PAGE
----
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Sacred Places

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NEWS
May 31, 2005 | By A. Robert Jaeger and Charles B. Casper
We've seen it before, but it's no less shocking - the burned-out shell of a church building on the day after a major fire. Often we are looking at the church through the ragged tracery of a broken Gothic window, but instead of the sanctuary ceiling, we see the sky beyond. The latest example of this tragedy ? First Baptist Church of Conshohocken ? reminds us again that our sacred places are beautiful but vulnerable. A fire of that magnitude challenges our assumption that a building evoking the 13th century will, of course, make it through the 21st.
NEWS
December 25, 2005 | By Stephan Salisbury INQUIRER STAFF WRITER
Perhaps it's not too much to hope that an umbrella won't be needed at Christmas Mass. Or a hard hat. Or a pew near a fire exit. Now, thanks to what its sponsors say is a unique new funding collaboration, five historic churches will receive major grants to attack building woes - woes that have forced congregations under umbrellas and into hard hats and toward fire exits. The Pennsylvania Historical and Museum Commission and nonprofit Partners for Sacred Places, a service organization, have put up $250,000 each to help the Philadelphia churches meet urgent structural needs.
NEWS
October 14, 2014 | By Jessica Parks, Inquirer Staff Writer
Weeks after completing its last round of parish mergers and closures, the Archdiocese of Philadelphia announced Sunday that 14 more parishes in Philadelphia, Montgomery, and Delaware Counties could be combined with nearby churches or shuttered. This time, the archdiocese is targeting three clusters of churches for cutbacks: In Delaware County's Springfield Township, the parishes of St. Francis of Assisi, Holy Cross, and St. Kevin. In Montgomery County, the parishes of St. Alphonsus in Maple Glen, St. Anthony of Padua and St. Joseph in Ambler, St. Catherine of Siena in Horsham, St. Genevieve in Flourtown, and Holy Martyrs in Oreland.
ENTERTAINMENT
November 8, 2011 | By Howard Shapiro, Inquirer Staff Writer
The city's newest stage officially opens Wednesday night in a Center City space with a high ceiling and 100 new seats. It doesn't even have a name yet. But already it has developed a pedigree. The theater, on a lower floor of First Baptist Church of Philadelphia at 17th and Sansom Streets, is the first success in a project called Arts in Sacred Places, a Philadelphia-based project that will match unused spaces in holy sites with the needs of arts groups looking for room to rehearse, keep offices, perform, exhibit, and even build sets and costumes.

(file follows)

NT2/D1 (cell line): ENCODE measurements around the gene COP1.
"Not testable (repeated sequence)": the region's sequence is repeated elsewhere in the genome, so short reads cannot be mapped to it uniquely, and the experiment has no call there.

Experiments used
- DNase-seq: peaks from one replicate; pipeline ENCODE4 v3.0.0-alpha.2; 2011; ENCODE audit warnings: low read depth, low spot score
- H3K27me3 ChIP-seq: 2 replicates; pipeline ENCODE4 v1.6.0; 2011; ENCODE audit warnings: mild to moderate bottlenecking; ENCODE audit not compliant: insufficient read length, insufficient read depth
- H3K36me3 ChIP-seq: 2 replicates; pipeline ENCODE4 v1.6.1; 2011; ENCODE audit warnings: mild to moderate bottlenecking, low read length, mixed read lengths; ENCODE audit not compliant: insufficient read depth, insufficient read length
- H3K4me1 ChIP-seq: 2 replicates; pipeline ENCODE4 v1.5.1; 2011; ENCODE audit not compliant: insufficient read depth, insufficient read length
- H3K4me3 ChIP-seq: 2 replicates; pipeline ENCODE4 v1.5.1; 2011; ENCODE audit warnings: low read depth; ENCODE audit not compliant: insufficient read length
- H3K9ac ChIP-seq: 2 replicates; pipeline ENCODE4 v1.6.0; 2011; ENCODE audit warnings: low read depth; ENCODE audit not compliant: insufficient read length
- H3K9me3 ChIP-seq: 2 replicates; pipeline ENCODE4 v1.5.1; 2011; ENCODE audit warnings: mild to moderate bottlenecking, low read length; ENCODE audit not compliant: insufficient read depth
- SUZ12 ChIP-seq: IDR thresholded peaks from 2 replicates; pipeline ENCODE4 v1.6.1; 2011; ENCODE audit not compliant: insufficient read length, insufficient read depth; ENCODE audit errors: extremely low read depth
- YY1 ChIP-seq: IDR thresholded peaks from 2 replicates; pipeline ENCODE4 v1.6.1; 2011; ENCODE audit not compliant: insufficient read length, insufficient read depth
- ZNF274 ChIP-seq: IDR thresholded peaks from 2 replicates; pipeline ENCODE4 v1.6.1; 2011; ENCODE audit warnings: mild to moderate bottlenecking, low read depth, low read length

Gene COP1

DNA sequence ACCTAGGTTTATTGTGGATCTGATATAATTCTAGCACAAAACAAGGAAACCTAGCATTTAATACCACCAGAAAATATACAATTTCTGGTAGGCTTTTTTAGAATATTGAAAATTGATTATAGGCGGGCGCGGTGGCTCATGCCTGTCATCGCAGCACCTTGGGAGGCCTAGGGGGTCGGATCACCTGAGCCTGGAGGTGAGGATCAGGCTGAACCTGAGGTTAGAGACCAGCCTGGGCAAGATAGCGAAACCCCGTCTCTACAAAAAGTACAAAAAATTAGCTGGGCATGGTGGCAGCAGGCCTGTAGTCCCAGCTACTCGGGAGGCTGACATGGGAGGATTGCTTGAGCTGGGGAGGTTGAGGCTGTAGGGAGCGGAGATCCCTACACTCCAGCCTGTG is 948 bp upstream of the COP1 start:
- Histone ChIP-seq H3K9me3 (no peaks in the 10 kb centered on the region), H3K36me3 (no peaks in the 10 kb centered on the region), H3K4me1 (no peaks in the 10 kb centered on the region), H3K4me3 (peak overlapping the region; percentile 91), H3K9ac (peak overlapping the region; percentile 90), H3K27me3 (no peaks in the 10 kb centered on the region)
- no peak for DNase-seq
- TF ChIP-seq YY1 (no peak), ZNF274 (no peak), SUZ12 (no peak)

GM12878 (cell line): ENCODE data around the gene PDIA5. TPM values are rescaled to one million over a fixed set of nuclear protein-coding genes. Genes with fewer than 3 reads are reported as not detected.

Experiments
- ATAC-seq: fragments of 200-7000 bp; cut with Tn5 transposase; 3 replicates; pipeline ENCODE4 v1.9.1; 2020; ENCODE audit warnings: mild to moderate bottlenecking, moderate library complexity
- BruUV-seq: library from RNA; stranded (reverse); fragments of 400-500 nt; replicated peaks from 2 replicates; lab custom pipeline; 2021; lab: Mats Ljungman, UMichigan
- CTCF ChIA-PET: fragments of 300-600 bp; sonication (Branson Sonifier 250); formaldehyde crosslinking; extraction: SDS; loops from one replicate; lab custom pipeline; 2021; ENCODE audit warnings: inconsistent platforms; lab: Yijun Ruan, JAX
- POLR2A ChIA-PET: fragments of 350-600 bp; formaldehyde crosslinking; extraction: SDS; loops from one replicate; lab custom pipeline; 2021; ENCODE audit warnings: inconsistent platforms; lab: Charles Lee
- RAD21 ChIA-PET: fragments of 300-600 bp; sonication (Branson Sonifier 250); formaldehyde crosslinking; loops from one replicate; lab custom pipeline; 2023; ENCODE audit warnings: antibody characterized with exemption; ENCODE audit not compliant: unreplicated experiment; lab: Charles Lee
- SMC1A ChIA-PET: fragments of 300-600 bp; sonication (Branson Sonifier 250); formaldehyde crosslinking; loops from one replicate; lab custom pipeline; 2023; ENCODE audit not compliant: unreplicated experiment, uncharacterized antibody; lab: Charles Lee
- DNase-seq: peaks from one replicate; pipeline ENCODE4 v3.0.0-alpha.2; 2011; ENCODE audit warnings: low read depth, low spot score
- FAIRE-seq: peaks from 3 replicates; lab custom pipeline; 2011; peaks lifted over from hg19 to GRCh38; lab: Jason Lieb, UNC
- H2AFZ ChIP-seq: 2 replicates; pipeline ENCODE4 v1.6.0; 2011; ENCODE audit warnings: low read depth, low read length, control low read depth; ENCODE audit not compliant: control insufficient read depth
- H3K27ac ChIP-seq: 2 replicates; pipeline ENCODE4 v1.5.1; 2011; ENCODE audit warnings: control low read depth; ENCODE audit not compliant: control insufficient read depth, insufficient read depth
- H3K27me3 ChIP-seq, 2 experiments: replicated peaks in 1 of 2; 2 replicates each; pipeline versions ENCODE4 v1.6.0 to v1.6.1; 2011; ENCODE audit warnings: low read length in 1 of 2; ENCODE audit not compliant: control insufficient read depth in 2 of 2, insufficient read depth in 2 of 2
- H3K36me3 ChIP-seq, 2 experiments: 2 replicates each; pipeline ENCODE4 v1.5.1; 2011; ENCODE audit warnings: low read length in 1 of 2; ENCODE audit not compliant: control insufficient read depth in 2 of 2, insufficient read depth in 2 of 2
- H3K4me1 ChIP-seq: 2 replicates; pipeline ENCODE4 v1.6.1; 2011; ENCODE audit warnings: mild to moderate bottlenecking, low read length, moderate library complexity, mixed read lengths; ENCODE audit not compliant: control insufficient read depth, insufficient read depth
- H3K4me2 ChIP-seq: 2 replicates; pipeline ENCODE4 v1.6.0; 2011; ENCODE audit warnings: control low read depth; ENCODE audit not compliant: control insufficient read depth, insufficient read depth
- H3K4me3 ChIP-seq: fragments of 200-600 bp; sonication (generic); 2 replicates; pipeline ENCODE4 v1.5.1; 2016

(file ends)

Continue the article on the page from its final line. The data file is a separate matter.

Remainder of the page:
NEWS
July 29, 2014 | By Inga Saffron, Inquirer Architecture Critic
Trinity Memorial Church at 22d and Spruce Streets was failing in the summer of 1994, and the few dozen remaining congregants knew it. They talked about selling off the oak pews, or even the chocolate-brown Victorian building itself, but the conversation kept going in circles. The members of the little Episcopal church just couldn't agree what to do. Then, in the midst of their collective soul-searching, the historic church and its congregation were saved, oddly enough, by a bolt of lightning.
NEWS
October 31, 1997 | By David O'Reilly, INQUIRER STAFF WRITER
Urban religious congregations are essential providers of community services, especially for the poorest of the poor, and need broad support from corporations, foundations and even government, according to a national study released here yesterday. Urban congregations typically operate four community service programs, serve four times more people than they have members, and provide $140,000 worth of services and meeting space to their neighborhoods, the Philadelphia-based Partners for Sacred Places reported in a new study: Sacred Places at Risk.
NEWS
September 2, 1998
Saving the buildings that help save communities Mark Alan Hughes and Anais Loizillon (Inquirer, Aug. 26) were right to call on religious leaders to protect the contribution that Philadelphia's fragile church and synagogue buildings make to their neighborhoods. Our research has shown that congregations provide an enormous subsidy that fuels countless day-care, feeding, after-school and job-training programs all across the region. We need an ecumenical approach that encourages suburban congregations to help their inner-city brethren keep sacred places going before they suffer further disrepair and dismemberment.